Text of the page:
New koala genome bank aims to end chlamydia epidemic

By Richard Scott 5 October 2016
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A new $1.8 million koala breeding program in Queensland will create a chlamydia-free gene bank to revitalise the region’s dwindling population.

The future of Queensland’s koala population was given a shot in the arm this week with an announcement of a koala genome bank at Dreamworld on the Gold Coast. The bank aims to boost healthy koala genes in the threatened local population.

Queensland’s koalas are considered vulnerable under the federal threatened species act. However the Australian Koala foundation has argued that the South East Queensland Bioregion’s koalas are particularly threatened and should be listed as critically endangered, due to a steep decline in numbers in the region due to the chlamydia problem, habitat destruction, and road and dog kills.

The genome bank is a pilot project – the first of its kind for koalas – and is part of a $1.8 million alliance between the University of Queensland (UQ), the Queensland University of Technology (QUT) and Dreamworld.

“Disruptions to habitat and the spread of disease have left south eastern Queensland koala populations increasingly fragmented and isolated,” says UQ Associate Professor Stephen Johnston. “We’re in dire need of creating gene-flow between these populations.”

A koala crawling along a tree branch
The pilot program aims to eradicate chlamydia from Koalas through a genome bank. Image credit: Dreamworld

So, how does it work?

Sperm will be recovered from dead or injured koalas brought into Queensland-based koala hospitals or the RSPCA following dog attacks or car accidents and then chilled. Those with chlamydia can even have their semen “cleaned up” with antibiotics. Later, a wild female koala extracted from the bush can be inseminated at the captive-breeding research facility at Dreamworld before being re-released with a joey in her pouch.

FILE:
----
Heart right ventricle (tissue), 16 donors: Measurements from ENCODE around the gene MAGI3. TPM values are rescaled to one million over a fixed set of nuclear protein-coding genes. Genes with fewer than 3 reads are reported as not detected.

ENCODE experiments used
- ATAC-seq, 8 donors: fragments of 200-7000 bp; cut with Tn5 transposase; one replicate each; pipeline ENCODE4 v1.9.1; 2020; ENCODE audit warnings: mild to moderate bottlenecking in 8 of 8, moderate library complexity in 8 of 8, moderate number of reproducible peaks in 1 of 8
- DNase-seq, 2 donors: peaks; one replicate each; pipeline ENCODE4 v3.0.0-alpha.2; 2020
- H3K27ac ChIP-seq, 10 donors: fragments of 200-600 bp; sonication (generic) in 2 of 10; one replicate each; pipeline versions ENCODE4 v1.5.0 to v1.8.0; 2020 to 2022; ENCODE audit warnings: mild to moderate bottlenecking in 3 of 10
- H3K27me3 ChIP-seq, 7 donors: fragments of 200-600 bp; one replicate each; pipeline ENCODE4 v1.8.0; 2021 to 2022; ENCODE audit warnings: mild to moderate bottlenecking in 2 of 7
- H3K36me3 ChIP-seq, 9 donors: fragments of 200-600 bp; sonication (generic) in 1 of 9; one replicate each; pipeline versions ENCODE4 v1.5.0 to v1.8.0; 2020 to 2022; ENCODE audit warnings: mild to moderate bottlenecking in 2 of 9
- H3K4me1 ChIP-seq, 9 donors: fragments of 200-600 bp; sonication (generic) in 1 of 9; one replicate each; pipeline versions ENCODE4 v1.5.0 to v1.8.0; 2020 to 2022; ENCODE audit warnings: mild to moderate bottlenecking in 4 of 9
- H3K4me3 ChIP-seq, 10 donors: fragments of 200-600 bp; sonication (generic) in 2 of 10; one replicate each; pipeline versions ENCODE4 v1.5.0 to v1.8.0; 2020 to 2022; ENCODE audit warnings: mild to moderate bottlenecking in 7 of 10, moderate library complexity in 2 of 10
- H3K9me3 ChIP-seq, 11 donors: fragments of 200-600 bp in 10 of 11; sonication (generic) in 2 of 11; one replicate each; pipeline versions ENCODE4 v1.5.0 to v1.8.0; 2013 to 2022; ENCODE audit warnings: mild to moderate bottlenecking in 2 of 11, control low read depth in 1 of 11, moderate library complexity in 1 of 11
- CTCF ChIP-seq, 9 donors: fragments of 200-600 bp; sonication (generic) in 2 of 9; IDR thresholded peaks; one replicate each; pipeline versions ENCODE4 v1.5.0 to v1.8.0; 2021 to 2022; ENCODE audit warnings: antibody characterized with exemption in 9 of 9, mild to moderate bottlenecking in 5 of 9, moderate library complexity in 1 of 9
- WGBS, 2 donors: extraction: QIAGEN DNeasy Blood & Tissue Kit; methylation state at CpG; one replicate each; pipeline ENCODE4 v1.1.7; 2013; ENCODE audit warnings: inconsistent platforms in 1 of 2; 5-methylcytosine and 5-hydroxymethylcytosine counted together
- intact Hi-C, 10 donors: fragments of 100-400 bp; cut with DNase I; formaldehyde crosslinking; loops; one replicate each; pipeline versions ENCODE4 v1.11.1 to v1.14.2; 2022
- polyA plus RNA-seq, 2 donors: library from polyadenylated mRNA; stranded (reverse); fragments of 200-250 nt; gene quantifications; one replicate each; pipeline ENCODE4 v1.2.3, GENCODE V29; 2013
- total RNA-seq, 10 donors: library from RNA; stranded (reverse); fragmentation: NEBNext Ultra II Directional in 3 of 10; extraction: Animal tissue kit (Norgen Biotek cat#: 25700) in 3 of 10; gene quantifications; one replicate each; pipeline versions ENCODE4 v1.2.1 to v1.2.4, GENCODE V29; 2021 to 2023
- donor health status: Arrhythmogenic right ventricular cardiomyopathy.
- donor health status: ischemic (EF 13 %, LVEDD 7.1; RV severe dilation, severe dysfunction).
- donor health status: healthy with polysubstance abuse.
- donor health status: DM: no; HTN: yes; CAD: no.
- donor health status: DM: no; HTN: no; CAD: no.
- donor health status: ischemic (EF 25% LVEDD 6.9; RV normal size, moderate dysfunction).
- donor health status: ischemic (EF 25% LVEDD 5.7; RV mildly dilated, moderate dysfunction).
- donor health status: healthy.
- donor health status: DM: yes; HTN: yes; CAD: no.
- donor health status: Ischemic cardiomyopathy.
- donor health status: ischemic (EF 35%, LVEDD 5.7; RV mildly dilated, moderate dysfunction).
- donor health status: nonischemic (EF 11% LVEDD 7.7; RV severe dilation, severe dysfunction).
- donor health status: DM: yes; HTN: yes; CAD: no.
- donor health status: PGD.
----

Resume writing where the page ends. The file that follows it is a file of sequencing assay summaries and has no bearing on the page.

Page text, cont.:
Eventually the healthy and chlamydia-free koala genes will be used as a reservoir of genetic material for future breeding programs.

“Chlamydia halts the reproductive cycle,” adds Al. “It reduces fertility in both sexes. That means the population becomes dysfunctional and the whole koala eco-system is disrupted.”

Additionally, Dreamworld hope to create a captive population of permanently injured “non-releasables,” says the theme park’s Wildlife Foundation general manager Al Mucci. Whereas wounded koalas may have previously be euthanised, those that are still reproductively capable can take part in the genome bank and kept for future potential projects.

Related: Koala chlamydia vaccine exceeds expectations of researchers

The scheme will pool the reproductive biology, artificial insemination and genetic analytics teams of UQ with the disease-management and vaccination work of QUT, while Al and his team will handle the husbandry, veterinary and animal-welfare side of things.

Al became involved in koala conservation after becoming “tired of peeling them off the road on [his] way to work”. Ten years ago, he adds, there were more than 10,000 wild koalas in south eastern Queensland. Today, it’s closer to 2,000.

“It’s a noticeable decline yet people don’t seem to notice,” says Al. “They’re in danger of inbreeding themselves out of existence and we really don’t want to lose them on our watch.”

For more info on koalas in Queensland, including tips on koala-friendly fencing, visit: